Boeing [NYSE: BA] has demonstrated for the first time the ability of an AH-64D Apache Longbow helicopter to control an unmanned aerial vehicle (UAV) weapon payload.
Boeing demonstrated the capability in February at its Mesa, Ariz., facility, home of both Apache helicopter production and the company's Unmanned Little Bird (ULB) UAV technology demonstrator used in the milestone test.
"Evaluations of the Apache Longbow helicopter's ability to control UAVs have been ongoing," said Melanie Luna, Boeing program manager for the Airborne Manned/Unmanned System Technology Demonstration (AMUST-D) program. "The latest test is moving the Apache to the next level -- controlling a UAV's sensors and employing its weapons."
During the test, the Apache Longbow, the AMUST-D aircraft, took control and commanded multiple payloads on the unmanned aircraft, an A/MH-6 derivative in development by Boeing. The Apache was on the ground during this engineering phase of remote weapons control while the ULB was several miles away.
Testers used the Apache's newly developed UAV weapon page to perform the standard Hellfire missile firing sequence on the ULB demonstrator through the existing co-pilot station without hardware modifications. Both aircraft feature L3 Communications' tactical common data link equipment and technologies.
The test supported an ongoing U.S. Army Aviation Applied Technology Directorate weaponization program through a contract with Boeing Phantom Works. The program is taking advantage of the ULB's UAV capabilities to provide a proof-of-concept test bed for laser-guided munitions deployment.
The ULB demonstrator last year demonstrated UAV technologies in communication relay, precision re-supply, surveillance and weapons delivery. The ULB also completed a weapons test at Yuma Proving Grounds, Ariz., where the ground station operator controlling the aircraft located and hit the target with a Hellfire missile from several miles away.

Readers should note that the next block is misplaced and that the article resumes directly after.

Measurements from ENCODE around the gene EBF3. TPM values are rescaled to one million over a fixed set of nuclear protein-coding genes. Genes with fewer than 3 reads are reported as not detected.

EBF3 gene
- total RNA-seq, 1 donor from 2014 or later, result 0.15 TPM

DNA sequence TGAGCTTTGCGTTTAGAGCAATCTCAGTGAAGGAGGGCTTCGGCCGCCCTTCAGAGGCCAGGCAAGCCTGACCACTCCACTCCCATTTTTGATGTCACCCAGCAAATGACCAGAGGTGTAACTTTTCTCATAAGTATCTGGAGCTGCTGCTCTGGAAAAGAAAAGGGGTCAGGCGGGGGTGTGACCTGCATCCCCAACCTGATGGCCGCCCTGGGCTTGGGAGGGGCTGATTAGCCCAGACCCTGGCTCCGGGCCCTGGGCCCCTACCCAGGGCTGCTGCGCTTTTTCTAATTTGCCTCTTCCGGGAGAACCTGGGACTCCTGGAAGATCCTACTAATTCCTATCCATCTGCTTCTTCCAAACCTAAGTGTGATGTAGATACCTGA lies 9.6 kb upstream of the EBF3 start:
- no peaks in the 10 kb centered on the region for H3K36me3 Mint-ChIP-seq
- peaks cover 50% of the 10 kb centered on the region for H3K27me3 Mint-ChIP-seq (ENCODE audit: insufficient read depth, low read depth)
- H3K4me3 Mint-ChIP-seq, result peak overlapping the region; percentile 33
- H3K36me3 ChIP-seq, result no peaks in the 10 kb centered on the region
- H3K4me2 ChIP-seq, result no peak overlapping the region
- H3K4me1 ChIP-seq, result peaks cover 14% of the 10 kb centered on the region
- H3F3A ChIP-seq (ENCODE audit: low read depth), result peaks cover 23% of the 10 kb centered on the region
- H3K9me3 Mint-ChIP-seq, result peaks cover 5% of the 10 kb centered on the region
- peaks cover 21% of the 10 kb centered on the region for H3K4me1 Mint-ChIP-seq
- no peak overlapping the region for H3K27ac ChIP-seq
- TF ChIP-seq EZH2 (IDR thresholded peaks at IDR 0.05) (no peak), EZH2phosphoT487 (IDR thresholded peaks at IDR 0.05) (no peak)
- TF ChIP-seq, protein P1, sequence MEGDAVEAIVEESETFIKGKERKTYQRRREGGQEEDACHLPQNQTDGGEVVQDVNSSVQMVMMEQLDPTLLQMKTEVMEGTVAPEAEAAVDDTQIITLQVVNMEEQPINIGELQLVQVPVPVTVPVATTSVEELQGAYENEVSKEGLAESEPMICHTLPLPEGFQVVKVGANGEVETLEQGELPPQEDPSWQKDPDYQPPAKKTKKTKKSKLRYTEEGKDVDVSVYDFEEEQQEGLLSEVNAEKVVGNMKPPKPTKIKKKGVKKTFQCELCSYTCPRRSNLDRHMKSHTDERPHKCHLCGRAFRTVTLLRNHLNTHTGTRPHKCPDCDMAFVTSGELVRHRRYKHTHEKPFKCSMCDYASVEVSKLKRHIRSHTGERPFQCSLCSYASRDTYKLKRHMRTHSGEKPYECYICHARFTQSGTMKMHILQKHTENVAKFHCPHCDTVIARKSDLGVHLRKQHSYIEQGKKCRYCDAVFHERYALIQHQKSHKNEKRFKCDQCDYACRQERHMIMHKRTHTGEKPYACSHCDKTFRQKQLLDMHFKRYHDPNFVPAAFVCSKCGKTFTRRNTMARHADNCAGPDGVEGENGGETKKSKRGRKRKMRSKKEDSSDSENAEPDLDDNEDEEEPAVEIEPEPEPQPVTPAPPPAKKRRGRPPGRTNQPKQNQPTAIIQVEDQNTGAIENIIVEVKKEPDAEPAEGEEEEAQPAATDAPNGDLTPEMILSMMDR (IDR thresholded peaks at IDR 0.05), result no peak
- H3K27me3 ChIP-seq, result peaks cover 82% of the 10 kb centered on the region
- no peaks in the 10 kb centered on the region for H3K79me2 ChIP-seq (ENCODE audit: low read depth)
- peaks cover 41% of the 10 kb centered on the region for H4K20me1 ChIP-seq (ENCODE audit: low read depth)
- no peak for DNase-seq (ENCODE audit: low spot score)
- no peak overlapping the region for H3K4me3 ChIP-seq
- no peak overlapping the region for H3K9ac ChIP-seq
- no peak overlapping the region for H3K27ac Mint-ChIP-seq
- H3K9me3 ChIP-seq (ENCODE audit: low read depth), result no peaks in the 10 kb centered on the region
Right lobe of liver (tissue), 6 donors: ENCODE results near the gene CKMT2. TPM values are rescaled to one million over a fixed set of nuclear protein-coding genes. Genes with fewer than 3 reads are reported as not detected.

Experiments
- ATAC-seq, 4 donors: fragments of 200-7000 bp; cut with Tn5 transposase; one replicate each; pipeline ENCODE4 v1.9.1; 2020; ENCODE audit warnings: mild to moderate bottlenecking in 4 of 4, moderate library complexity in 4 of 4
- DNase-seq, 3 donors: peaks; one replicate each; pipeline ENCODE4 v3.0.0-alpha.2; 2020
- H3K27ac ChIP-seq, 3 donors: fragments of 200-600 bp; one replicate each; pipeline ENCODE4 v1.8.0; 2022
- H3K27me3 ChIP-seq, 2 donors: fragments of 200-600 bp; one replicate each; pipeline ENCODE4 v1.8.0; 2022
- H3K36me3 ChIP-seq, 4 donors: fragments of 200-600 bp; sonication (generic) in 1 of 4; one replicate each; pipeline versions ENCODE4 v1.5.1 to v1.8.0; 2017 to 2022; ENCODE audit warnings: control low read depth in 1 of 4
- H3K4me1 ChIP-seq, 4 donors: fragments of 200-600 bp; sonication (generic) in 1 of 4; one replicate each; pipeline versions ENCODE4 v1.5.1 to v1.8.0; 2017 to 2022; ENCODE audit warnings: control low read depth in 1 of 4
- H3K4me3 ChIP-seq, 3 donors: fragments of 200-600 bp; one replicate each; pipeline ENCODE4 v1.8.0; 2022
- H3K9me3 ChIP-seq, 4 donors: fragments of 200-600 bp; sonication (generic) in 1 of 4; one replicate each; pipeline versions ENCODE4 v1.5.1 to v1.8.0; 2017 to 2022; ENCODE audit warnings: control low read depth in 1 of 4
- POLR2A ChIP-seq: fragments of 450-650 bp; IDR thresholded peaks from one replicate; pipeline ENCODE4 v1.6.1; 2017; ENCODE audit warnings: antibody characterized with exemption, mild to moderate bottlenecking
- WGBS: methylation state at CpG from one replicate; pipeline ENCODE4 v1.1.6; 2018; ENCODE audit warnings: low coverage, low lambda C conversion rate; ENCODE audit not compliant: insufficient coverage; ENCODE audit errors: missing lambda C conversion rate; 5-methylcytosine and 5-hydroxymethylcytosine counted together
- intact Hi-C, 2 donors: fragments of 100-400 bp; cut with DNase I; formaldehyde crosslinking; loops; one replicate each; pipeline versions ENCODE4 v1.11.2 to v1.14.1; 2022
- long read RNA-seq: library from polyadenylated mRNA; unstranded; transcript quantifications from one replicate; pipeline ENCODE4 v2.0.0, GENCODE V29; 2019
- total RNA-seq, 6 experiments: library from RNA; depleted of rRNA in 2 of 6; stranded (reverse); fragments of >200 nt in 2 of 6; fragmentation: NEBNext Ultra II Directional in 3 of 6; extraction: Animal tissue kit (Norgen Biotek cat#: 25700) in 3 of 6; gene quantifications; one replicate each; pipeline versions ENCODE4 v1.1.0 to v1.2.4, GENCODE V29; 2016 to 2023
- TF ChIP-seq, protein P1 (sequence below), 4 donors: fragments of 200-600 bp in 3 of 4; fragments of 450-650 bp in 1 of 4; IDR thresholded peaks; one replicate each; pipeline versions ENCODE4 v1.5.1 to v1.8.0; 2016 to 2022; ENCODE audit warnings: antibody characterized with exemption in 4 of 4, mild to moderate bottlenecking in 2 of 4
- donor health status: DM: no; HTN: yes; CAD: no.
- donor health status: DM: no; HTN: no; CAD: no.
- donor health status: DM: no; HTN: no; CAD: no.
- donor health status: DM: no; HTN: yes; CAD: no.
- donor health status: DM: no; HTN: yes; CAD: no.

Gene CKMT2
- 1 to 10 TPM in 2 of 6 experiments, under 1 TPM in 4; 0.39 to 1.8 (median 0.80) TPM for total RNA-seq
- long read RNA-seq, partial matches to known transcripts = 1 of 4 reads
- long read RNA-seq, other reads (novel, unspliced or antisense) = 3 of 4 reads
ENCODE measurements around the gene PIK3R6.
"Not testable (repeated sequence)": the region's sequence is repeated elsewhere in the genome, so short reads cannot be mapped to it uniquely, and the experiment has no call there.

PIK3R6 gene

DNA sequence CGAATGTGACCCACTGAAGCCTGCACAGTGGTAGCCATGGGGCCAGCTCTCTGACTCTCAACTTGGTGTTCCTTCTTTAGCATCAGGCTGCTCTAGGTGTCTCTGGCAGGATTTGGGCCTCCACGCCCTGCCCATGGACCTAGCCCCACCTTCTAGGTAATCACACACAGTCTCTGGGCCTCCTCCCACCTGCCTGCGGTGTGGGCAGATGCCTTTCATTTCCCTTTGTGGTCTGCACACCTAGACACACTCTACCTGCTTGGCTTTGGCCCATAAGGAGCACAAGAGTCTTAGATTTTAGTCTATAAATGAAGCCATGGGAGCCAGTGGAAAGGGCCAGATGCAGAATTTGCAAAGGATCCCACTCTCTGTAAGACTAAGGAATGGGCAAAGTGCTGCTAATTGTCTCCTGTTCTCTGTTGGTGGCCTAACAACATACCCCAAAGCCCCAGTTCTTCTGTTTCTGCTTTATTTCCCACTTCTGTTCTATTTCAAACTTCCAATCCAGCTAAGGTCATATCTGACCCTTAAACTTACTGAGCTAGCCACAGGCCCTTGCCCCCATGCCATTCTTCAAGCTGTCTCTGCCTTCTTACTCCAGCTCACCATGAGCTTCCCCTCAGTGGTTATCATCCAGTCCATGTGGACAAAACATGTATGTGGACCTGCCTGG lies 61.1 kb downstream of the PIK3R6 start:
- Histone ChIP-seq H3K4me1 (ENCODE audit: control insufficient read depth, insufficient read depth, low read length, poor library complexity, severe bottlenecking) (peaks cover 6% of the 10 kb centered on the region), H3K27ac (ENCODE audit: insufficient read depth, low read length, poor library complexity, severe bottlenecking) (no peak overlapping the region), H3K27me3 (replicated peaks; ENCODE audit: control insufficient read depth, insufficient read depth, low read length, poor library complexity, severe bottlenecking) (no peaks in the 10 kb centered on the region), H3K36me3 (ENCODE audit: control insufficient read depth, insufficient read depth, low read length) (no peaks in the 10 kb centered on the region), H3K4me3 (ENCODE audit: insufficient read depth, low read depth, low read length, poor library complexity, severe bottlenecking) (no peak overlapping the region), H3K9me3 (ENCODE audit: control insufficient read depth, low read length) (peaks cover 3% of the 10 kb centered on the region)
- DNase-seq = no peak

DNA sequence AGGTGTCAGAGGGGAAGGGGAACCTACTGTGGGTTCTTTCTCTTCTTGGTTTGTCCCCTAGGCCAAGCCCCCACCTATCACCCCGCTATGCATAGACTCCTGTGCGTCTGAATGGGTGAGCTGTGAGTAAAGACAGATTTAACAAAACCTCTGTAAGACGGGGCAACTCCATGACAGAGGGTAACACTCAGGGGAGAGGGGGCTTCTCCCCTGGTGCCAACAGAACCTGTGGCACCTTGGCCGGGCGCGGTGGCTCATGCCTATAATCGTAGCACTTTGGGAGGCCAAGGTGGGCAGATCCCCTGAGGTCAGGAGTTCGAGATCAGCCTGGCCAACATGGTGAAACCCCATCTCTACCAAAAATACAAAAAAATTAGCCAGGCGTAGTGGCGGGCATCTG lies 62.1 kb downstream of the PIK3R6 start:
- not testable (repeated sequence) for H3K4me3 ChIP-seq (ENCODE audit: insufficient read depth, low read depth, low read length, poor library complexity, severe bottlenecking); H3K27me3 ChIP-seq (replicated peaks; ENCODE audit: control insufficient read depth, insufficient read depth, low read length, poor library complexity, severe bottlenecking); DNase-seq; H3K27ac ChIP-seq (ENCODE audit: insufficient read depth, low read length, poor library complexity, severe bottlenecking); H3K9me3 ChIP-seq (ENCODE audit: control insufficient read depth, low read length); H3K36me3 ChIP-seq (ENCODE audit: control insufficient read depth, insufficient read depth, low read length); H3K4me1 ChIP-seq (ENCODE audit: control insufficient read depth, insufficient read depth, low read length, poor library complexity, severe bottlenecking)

The AMUST-D program recently completed the first phase of flight testing at Fort Huachuca, Ariz., where the team demonstrated UAV level 4 (sensor and flight path) control with a tactical common data link-equipped Hunter UAV. Additional AMUST technology demonstrations will continue later this year via the Hunter Killer Standoff Team Advanced Concept Technical Demonstration.
Phantom Works is the advanced research and development unit and a catalyst for innovation for The Boeing Company. It provides advanced solutions and innovative, breakthrough technologies that reduce cycle time and cost while improving the quality and performance of aerospace products and services.
A unit of The Boeing Company, Boeing Integrated Defense Systems is one of the world's largest space and defense businesses. Headquartered in St. Louis, Boeing Integrated Defense Systems is a $30.8 billion business. It provides network-centric system solutions to its global military, government, and commercial customers. It is a leading provider of intelligence, surveillance and reconnaissance systems; the world's largest military aircraft manufacturer; the world's largest satellite manufacturer and a leading provider of space-based communications; the primary systems integrator for U.S. missile defense and Department of Homeland Security; NASA's largest contractor; and a global leader in sustainment solutions and launch services.